A CAR dealer convicted of misleading a buyer about a car’s accident history says ‘they really must have f***ed everything else to do’.
Eath-based car dealer Anthony Behan pleaded guilty to the offense in Dublin District Court last Friday following an investigation by the Competition and Consumer Protection Commission.
But speaking to The Sunday World this week, he described the investigation and prosecution as a ‘waste of taxpayers’ money’.
Mr Behan, of Somerville, Ratoath, was sued over a 2008 Mini he sold to a customer through Donedeal on September 25, 2016.
The court heard that when he sold the vehicle he told the customer that the vehicle had never been in an accident, but when he developed faults the following year they discovered that he had been involved in an accident.
The court was told that the client contacted Mr Behan after the discovery but received no satisfaction.
The CCPC launched an investigation and also discovered that the car had been timed. Mr Behan was initially charged with four offences, but by the time his case went to court he was only charged with misleading a consumer regarding the accident history of a car.
While he pleaded guilty to the offence, Mr Behan told the Sunday World and in court he was unaware of the car’s accident history as it was not registered on the engine check website that details vehicle history.
Judge Halpin said the defendant “should have had the car examined by a mechanic and could have done a little more” to help the consumer. He was fined €500.
Mr Behan told The Sunday World this week he believed the lawsuits were unjustified and had damaged his reputation.
“It’s horrible what they’ve done to me for the last five or six years,” he said. He said he would have been happy to return the money to his client after the SPCC intervened and feels he should not have gone to court as it was a waste of money.
“They’re after a conviction. They want a conviction. The trouble they’re putting drug dealers in trouble and criminalizing people and everything.
“It’s a government agency, CCPC, and it’s a waste of taxpayers’ money and everything,” he said.
Mr Behan said he did not lie about the accident history as he was unaware the vehicle had been in an accident.
“It crashed in Ireland before I bought it. I bought it from a guy at a private sale. I was a private person buying the car myself.
“They never went back to find out who sold it. Because I was an independent dealership selling cars to a consumer, CCPC sued me.”
He said he was not a rogue trafficker, but people will think he is following the conviction.
“I don’t need to fix damaged cars and sell them to the consumer and try to steal them. If I had criminal convictions the length of my arm or if I was tarnished, but no [I don’t].
“I sell 400 or 500 cars a year. One of them crossed the fucking gap and all of a sudden someone wants to talk about it.
“No problem, take the fucking letter home and say, listen, you’re going to court, so reimburse the client, no problem, go ahead. They don’t even go that far.”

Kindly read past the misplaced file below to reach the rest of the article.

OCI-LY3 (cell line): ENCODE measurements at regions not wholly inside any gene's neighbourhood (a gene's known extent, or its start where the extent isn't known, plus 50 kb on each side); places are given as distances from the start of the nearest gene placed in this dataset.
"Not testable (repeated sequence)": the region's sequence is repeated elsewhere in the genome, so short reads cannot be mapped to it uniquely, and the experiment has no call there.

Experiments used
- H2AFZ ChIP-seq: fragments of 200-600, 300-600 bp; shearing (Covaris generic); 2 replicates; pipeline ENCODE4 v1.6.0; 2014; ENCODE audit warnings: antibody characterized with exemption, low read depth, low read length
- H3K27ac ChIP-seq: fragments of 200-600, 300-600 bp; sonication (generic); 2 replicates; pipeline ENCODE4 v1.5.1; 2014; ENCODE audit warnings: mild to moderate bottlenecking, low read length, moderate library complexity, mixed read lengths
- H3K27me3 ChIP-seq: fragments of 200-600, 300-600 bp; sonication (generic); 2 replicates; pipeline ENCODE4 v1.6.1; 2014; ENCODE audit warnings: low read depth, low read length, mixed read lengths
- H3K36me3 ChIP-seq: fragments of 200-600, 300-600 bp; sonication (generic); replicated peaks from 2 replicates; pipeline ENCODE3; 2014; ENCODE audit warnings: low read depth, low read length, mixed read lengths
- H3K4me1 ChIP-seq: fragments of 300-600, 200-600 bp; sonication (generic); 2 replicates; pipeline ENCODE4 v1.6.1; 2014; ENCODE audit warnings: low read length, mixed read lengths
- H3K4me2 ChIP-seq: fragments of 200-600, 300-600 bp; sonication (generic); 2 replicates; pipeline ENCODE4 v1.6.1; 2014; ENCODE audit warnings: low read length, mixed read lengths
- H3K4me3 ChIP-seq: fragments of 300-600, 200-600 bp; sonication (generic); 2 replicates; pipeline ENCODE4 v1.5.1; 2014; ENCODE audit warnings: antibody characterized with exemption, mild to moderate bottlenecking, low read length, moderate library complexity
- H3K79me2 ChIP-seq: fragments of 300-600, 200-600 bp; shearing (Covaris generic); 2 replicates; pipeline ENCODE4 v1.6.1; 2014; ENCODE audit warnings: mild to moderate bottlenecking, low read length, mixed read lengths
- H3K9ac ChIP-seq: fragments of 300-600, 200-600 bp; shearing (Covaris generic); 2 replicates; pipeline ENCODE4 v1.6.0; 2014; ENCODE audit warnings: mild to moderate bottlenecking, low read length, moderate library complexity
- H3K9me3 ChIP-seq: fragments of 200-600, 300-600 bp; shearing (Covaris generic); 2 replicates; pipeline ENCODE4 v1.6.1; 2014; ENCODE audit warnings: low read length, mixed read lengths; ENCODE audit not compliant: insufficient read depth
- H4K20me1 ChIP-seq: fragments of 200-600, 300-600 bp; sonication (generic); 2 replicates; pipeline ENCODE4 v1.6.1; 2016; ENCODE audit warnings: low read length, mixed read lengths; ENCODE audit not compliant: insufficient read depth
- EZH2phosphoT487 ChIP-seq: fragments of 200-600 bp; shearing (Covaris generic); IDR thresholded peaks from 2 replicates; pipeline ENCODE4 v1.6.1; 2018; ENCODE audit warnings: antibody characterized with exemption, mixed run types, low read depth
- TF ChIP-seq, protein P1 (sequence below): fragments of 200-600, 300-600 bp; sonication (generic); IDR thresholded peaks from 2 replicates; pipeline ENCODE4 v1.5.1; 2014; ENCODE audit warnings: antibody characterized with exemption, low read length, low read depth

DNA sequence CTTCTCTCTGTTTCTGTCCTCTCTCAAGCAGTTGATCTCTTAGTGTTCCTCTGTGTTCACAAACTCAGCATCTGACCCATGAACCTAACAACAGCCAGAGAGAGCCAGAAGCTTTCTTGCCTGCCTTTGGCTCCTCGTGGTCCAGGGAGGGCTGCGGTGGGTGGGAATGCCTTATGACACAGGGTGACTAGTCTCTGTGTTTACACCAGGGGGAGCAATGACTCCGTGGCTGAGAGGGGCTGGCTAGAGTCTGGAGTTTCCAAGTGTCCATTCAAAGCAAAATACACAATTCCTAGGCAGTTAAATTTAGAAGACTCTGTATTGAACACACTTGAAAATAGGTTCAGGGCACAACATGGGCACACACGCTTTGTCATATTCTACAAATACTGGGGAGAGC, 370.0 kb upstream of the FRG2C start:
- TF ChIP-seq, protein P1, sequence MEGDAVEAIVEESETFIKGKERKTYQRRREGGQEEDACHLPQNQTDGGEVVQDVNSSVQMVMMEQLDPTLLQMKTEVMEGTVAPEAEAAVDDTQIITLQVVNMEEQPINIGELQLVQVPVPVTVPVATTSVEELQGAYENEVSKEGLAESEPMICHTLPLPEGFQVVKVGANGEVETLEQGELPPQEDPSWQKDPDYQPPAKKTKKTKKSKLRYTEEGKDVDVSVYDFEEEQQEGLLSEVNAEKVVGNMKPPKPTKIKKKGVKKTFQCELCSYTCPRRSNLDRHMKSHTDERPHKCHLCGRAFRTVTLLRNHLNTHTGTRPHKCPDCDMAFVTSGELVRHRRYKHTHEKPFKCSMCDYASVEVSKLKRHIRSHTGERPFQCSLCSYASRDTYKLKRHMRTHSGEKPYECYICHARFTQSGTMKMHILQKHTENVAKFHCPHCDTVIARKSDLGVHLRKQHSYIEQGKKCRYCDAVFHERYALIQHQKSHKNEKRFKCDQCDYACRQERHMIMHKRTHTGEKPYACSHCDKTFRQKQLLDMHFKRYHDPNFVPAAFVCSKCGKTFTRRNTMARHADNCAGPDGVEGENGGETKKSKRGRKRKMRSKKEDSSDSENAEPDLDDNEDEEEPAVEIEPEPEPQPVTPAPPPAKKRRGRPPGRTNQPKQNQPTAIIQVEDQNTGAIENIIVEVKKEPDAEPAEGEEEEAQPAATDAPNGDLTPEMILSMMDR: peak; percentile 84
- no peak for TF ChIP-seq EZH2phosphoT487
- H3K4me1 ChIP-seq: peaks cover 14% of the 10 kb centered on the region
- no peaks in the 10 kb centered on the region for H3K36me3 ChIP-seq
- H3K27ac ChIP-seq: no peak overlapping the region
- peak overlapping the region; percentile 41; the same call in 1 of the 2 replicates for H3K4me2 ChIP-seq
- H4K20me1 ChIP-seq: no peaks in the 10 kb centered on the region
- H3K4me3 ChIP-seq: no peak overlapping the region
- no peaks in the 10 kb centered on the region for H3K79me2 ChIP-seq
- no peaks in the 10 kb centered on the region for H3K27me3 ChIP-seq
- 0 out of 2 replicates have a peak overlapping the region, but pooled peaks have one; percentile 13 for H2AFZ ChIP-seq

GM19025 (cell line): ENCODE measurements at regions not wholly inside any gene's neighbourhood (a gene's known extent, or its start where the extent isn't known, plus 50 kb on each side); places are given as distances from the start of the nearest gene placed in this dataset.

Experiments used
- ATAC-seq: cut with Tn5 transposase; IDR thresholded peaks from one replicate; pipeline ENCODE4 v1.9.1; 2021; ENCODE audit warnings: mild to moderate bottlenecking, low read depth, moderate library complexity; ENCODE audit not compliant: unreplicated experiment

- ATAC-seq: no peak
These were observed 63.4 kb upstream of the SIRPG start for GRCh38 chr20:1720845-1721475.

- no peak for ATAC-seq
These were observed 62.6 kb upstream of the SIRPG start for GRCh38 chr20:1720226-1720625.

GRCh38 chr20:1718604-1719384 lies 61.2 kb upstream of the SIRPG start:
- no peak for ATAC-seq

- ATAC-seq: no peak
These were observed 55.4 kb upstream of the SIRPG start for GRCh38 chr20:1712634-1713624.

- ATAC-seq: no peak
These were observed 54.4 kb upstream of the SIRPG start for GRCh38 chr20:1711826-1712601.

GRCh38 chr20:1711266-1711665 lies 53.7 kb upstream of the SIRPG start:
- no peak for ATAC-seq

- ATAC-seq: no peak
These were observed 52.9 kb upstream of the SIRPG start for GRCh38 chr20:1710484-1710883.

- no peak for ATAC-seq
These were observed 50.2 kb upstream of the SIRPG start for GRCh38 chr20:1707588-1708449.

He added that the car passed the NCT twice despite being in an accident.
“I still end up in court for this. In order for them to even examine the car, the rear bumper had to come off so they knew it had crashed.
“Do I go around all these cars here now and take the bumpers off?”
Mr Behan said he was annoyed when his home was raided by the CCPC as part of the investigation.
“They got a warrant to search my house for proof of sale. I never denied selling the car. Of course I sold it.
“CCPC came in with a guard and everything.
“To say it’s awful is an understatement. They said they were looking for evidence that I sold the Mini. I told them I don’t deny that I sold the car, so what are you looking for They were looking for some kind of document.
Mr Behan said he only bought the car a few months after his accident.
“I didn’t own it [at the time of the crash] but they only understood it afterwards. They must really have f*** everything else to do.”
He said he believed the CCPC suspected he knew the car crashed and fixed it himself, but later found out it wasn’t. not the case.
“The CCPC tried to tell me that I had fixed it, but they found out that I hadn’t.”
He said he was also unaware that the car had been timed.
“He was timed but they dropped that call-up. When he arrived from the UK in 2014, it was not on the data system that he was timed.” He said it wasn’t like he was a member of a “cartel”.
“I’m an ordinary person making a living,” he said. “I raised my hand and I apologize. I’m not a bad person.”
Commenting on the case, CCPC’s Úna Butler said: “Misleading a consumer is a very serious offense and merchants who do not provide complete and accurate information are subject to criminal prosecution by the CCPC.
“When buying a car, consumers should be able to trust accurate information from car dealers about a car’s MOT and accident history. The CCPC is and will continue to be very active in this sector.
“We encourage any consumer who feels they have been misled by an auto trader, indeed any trader, to contact us.”
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